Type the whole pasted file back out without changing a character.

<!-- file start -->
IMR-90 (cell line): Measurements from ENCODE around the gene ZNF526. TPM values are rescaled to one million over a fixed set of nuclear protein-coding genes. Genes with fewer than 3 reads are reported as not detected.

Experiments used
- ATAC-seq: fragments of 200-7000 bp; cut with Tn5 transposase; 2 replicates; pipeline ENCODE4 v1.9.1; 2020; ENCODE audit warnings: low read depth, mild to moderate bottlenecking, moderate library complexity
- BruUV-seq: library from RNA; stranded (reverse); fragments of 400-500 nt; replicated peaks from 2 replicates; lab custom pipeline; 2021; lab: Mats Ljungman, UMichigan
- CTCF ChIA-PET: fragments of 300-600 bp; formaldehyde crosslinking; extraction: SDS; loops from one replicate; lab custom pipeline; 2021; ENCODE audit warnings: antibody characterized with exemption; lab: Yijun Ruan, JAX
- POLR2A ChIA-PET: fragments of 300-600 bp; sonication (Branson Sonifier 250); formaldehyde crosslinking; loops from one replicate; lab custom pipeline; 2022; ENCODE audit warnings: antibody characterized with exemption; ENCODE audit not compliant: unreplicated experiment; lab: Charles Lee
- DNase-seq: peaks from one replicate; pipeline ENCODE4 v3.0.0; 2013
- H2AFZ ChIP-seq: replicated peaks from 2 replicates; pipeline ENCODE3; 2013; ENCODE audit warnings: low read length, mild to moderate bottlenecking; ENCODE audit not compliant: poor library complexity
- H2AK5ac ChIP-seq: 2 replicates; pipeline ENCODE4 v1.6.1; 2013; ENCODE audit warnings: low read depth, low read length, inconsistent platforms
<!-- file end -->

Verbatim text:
IMR-90 (cell line): Measurements from ENCODE around the gene ZNF526. TPM values are rescaled to one million over a fixed set of nuclear protein-coding genes. Genes with fewer than 3 reads are reported as not detected.

Experiments used
- ATAC-seq: fragments of 200-7000 bp; cut with Tn5 transposase; 2 replicates; pipeline ENCODE4 v1.9.1; 2020; ENCODE audit warnings: low read depth, mild to moderate bottlenecking, moderate library complexity
- BruUV-seq: library from RNA; stranded (reverse); fragments of 400-500 nt; replicated peaks from 2 replicates; lab custom pipeline; 2021; lab: Mats Ljungman, UMichigan
- CTCF ChIA-PET: fragments of 300-600 bp; formaldehyde crosslinking; extraction: SDS; loops from one replicate; lab custom pipeline; 2021; ENCODE audit warnings: antibody characterized with exemption; lab: Yijun Ruan, JAX
- POLR2A ChIA-PET: fragments of 300-600 bp; sonication (Branson Sonifier 250); formaldehyde crosslinking; loops from one replicate; lab custom pipeline; 2022; ENCODE audit warnings: antibody characterized with exemption; ENCODE audit not compliant: unreplicated experiment; lab: Charles Lee
- DNase-seq: peaks from one replicate; pipeline ENCODE4 v3.0.0; 2013
- H2AFZ ChIP-seq: replicated peaks from 2 replicates; pipeline ENCODE3; 2013; ENCODE audit warnings: low read length, mild to moderate bottlenecking; ENCODE audit not compliant: poor library complexity
- H2AK5ac ChIP-seq: 2 replicates; pipeline ENCODE4 v1.6.1; 2013; ENCODE audit warnings: low read depth, low read length, inconsistent platforms